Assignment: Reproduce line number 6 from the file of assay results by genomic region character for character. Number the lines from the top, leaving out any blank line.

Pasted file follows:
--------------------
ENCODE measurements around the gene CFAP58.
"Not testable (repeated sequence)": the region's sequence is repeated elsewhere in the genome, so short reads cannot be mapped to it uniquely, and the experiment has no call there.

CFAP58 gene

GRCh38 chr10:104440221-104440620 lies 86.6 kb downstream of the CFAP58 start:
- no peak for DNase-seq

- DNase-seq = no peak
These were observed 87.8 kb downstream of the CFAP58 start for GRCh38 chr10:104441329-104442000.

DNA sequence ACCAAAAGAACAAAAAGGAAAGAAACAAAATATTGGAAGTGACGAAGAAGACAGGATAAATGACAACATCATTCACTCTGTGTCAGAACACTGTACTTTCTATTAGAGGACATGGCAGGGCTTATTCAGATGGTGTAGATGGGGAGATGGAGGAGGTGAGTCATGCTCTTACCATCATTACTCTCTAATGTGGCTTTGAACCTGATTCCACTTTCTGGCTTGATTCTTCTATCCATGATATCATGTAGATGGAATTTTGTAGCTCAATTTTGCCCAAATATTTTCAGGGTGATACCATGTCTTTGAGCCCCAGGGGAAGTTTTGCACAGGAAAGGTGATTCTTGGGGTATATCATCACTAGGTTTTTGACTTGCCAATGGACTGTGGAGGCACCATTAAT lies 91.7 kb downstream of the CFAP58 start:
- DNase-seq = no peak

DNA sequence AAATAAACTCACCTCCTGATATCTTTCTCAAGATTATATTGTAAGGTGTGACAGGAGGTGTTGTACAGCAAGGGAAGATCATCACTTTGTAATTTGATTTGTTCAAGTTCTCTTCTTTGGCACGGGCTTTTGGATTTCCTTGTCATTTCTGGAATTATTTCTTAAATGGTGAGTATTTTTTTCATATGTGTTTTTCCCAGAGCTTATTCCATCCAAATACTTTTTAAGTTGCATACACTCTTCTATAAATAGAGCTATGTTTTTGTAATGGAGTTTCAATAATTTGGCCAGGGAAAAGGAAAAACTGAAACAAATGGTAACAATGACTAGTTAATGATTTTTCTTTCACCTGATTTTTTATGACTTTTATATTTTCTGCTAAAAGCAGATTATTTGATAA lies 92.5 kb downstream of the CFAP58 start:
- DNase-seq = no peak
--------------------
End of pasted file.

- DNase-seq = no peak